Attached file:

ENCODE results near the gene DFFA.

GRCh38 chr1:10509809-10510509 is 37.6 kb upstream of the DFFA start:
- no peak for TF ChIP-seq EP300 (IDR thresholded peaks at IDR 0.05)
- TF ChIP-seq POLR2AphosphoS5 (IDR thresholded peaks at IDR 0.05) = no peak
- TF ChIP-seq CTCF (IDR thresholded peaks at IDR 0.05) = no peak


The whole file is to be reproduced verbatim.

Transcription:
ENCODE results near the gene DFFA.

GRCh38 chr1:10509809-10510509 is 37.6 kb upstream of the DFFA start:
- no peak for TF ChIP-seq EP300 (IDR thresholded peaks at IDR 0.05)
- TF ChIP-seq POLR2AphosphoS5 (IDR thresholded peaks at IDR 0.05) = no peak
- TF ChIP-seq CTCF (IDR thresholded peaks at IDR 0.05) = no peak